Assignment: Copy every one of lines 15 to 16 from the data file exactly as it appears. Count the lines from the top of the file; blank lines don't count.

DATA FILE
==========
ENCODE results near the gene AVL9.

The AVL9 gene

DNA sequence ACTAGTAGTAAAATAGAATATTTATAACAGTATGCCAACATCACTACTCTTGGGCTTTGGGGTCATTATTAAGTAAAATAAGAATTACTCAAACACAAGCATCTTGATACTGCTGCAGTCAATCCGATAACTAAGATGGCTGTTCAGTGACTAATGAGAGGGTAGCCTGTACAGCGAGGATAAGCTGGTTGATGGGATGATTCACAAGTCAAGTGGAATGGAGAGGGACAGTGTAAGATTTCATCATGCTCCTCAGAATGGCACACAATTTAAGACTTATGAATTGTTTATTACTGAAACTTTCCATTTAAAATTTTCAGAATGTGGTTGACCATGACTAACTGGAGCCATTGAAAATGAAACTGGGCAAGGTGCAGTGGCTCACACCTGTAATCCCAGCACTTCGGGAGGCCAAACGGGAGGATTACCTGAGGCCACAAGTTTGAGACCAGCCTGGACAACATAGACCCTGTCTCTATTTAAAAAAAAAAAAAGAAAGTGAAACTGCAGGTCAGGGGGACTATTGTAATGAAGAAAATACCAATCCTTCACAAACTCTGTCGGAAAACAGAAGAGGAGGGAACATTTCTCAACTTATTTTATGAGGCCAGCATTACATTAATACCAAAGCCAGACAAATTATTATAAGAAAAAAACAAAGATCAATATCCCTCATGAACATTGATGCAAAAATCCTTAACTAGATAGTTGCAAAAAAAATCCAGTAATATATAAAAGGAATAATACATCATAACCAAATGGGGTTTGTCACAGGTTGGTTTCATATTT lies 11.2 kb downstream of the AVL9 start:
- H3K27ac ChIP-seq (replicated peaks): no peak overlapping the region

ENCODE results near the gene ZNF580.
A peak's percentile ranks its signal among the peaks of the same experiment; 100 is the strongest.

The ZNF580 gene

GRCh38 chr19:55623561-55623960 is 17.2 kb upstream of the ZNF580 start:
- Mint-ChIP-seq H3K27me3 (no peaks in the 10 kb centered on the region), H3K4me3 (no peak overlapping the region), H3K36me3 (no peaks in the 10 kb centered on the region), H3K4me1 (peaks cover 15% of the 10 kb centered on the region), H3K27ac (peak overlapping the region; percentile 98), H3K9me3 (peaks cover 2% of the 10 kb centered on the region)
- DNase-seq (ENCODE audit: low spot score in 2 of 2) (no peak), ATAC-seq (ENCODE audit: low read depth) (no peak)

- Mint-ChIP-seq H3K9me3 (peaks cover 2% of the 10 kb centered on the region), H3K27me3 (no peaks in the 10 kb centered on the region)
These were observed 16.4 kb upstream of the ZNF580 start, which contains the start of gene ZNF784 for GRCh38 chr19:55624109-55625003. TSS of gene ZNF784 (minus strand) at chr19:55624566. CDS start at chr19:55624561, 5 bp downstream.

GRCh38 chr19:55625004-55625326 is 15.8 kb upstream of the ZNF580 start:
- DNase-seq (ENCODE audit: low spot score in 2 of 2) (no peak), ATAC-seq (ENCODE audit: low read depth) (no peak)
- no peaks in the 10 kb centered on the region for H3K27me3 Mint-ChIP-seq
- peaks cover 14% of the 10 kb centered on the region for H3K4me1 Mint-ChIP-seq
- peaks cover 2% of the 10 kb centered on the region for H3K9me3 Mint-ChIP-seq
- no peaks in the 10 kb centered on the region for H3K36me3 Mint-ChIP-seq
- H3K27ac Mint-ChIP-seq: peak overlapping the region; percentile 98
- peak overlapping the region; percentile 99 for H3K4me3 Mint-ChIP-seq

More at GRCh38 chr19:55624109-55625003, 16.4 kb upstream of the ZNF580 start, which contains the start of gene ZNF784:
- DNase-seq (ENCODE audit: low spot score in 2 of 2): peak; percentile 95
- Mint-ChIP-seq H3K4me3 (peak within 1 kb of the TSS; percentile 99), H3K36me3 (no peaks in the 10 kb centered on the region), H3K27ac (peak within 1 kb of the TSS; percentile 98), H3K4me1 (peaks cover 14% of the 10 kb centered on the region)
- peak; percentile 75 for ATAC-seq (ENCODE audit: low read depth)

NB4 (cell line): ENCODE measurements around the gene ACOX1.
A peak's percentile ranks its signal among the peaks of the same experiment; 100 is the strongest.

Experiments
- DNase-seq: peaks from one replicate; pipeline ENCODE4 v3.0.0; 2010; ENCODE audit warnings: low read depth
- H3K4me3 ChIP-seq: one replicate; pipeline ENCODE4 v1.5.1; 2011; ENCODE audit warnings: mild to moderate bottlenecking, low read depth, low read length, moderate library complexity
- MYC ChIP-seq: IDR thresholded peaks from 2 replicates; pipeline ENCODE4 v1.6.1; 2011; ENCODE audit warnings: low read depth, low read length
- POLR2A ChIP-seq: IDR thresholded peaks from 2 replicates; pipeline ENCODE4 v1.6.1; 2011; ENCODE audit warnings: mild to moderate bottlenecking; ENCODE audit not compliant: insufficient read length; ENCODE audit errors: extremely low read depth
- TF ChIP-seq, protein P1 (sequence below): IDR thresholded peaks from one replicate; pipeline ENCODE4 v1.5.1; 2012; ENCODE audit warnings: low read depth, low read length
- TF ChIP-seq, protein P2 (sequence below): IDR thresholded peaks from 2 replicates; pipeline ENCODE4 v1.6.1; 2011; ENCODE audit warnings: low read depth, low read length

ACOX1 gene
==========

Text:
- no peaks in the 10 kb centered on the region for H3K27me3 Mint-ChIP-seq
- peaks cover 14% of the 10 kb centered on the region for H3K4me1 Mint-ChIP-seq